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Houston Prostitution: 3 Local Sex Worker Cases

In Texas, it is against the law to commit, promote or solicit prostitution. So prostitution – dubbed Houston’s “dirty little secret” by 13 Eyewitness News – tends to gain a lot of headlines.

In 2009, a prostitution ring described as “upscale” was raided by Houston police, who found some 1,500 clients that included some of the city’s prominent athletes, doctors and lawyers. The ringleader, who described herself as the “Heidi Fleiss of Houston,” sent call girls to expensive hotels and luxury apartments.

  1. In May 2012 when three businesses advertised as massage parlors on FM 1960 were raided by police, nine women were arrested.
  2. In July 2013, another undercover sting led to the arrest of a Houston woman operating another massage parlor in north Harris County.
  3. In the sting operations that led to the busts, undercover officers visited the massage parlors and found them distinctly lacking in massage services. In most cases the officers were offered sexual services for a fee. “None of these massage parlors have a license to either operate a massage and neither do the girls,” Harris County Sheriff’s Office Sgt. T. E. Kiser told the media. “These are run by criminal organizations.”

ProstitutionBecause the massage parlors were sited in retail environments like shopping plazas, not only their customers saw the goings-on, but also the other business owners. Some of them said it was always obvious what was transpiring. The manager of a hearing aid store told 13 Eyewitness News, “They come at all hours of the day. They’ll park way over there, drive over here, walk over here. You know what’s going on.”

Back in Business

Even after the sex workers were arrested, the massage parlors were soon back in business. Police are often more interested in seizing the profit-makers from prostitution – the owners of the massage parlors – than they are in the call girls themselves.

But what about the clients of massage parlors, or of prostitutes in general? Are they at risk for arrest in a prostitution sting?

Yes. Patronizing (defined as paying someone for sex) is also illegal in Texas. “This is true even if you are caught merely offering to buy or sell sex,” notes Criminal Defense Lawyer.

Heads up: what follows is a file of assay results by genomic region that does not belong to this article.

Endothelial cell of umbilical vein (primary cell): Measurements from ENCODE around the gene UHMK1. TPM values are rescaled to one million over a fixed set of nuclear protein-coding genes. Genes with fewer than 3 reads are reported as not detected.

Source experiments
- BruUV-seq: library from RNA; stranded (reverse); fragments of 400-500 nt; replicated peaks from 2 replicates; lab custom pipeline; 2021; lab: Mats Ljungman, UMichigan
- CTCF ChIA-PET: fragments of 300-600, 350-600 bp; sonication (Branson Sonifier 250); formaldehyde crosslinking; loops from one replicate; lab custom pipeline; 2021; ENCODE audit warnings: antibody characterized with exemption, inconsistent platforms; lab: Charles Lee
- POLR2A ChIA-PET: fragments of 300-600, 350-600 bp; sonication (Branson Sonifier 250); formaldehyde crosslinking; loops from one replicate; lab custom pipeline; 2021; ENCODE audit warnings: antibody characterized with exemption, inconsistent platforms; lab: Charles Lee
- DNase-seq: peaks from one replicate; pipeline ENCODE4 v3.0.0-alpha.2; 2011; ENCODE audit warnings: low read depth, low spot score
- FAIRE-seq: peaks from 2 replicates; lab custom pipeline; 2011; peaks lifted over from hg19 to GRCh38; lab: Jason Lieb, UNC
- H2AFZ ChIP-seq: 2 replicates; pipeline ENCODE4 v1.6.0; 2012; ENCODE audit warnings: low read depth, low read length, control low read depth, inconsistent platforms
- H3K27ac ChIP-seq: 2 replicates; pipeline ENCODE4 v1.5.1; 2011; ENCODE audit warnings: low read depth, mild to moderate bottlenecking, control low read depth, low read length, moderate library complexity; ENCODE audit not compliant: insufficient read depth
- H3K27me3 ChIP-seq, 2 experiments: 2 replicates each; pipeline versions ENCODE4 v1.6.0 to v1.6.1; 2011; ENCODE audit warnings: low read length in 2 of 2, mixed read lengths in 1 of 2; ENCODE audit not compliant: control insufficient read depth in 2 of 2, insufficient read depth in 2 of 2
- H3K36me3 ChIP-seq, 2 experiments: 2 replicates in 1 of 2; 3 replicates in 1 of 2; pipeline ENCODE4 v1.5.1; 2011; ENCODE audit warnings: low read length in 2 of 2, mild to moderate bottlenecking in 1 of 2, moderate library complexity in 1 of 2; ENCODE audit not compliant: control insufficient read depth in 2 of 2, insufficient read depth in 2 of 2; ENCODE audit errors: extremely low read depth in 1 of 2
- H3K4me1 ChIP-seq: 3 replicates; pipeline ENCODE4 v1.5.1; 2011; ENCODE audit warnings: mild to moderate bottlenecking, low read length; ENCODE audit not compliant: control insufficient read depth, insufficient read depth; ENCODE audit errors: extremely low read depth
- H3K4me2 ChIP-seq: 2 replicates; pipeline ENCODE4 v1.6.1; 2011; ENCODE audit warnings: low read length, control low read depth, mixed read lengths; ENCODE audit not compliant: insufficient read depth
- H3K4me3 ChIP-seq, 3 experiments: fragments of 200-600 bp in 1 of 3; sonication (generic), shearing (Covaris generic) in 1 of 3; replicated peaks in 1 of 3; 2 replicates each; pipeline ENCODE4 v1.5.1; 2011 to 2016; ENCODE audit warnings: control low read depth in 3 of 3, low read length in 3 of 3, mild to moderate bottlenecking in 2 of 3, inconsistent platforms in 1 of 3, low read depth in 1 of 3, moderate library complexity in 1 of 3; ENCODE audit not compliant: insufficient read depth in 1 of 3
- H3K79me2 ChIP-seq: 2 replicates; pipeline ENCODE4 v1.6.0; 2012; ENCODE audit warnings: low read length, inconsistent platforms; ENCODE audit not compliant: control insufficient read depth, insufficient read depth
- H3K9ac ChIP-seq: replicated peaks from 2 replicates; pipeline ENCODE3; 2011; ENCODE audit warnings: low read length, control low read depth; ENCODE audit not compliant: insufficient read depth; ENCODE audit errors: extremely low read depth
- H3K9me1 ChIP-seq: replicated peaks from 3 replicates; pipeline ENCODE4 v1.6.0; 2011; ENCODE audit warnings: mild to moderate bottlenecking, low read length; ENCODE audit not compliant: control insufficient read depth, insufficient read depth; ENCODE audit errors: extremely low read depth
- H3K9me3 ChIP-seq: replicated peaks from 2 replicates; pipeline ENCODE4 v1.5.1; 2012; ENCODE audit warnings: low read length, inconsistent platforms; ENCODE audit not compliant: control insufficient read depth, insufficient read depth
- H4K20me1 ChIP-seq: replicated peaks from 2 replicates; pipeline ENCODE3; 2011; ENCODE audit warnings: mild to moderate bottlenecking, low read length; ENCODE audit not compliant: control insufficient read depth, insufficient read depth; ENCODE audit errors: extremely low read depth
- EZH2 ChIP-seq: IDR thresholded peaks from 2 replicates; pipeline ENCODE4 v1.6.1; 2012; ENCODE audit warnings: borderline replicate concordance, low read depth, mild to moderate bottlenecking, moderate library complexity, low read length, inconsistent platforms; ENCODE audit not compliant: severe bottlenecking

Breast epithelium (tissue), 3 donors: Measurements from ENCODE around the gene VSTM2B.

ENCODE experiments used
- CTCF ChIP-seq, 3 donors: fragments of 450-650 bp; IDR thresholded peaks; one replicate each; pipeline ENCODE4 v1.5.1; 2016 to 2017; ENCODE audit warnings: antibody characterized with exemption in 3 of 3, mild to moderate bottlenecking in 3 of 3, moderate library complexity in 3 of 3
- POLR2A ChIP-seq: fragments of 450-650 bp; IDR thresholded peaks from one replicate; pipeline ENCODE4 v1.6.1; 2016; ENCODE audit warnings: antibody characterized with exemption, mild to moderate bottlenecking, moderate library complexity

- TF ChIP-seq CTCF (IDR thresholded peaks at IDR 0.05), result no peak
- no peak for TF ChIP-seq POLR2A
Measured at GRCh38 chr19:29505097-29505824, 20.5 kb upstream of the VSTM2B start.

Both selling and buying sex are classified as Class B misdemeanors, which carry penalties of up to $2,000, up to 180 days in a county or parish jail, or both.

Few Prostitution Options

If you are caught soliciting a prostitute or a pimp/madam, outside of Texas, you may have some options that supersede a misdemeanor conviction. According to Free Advice, in some states “diversion court” set-up can take into account a person’s personal life challenges, like drug use. In a diversion court, “The defendant is required to report to the court and participate in rehabilitative and life skill type courses. If the person completes the program, then the court will dismiss the solicitation charges outright.”

However, Texas’ diversion courts are typically aimed at first-time offenders in drug cases – the state is much tougher on prostitution and solicitation. In fact, Texas is one of the only states that makes prostitution a felony on the third strike.

However, you do have some options to promote your defense. Common pleas in the defendant’s case include claims that the crime was not committed knowingly, that no money was exchanged, that the defendant was intoxicated at the time and that the defendant was entrapped in a sting operation.

Any or all of these defenses may lessen your charge, or they may not be considered by the court.

Get Legal Help

Prostitution and solicitation charges vary widely depending on the circumstance. Solicitation of a minor, for instance, is an automatic felony charge, which can carry jail time and cause the convicted to register as a sex offender. Buying sex from an adult may be a misdemeanor, fine and/or probation charge, where you may be required to take counseling courses or other programs.

If you have been arrested for soliciting a sex worker in Houston, do not attempt to take on your own case. Your best defense is a proven, experienced attorney ready to work with you to determine the approach to take to the court and present you in the best light possible.

*Image courtesy of Connor Tarter

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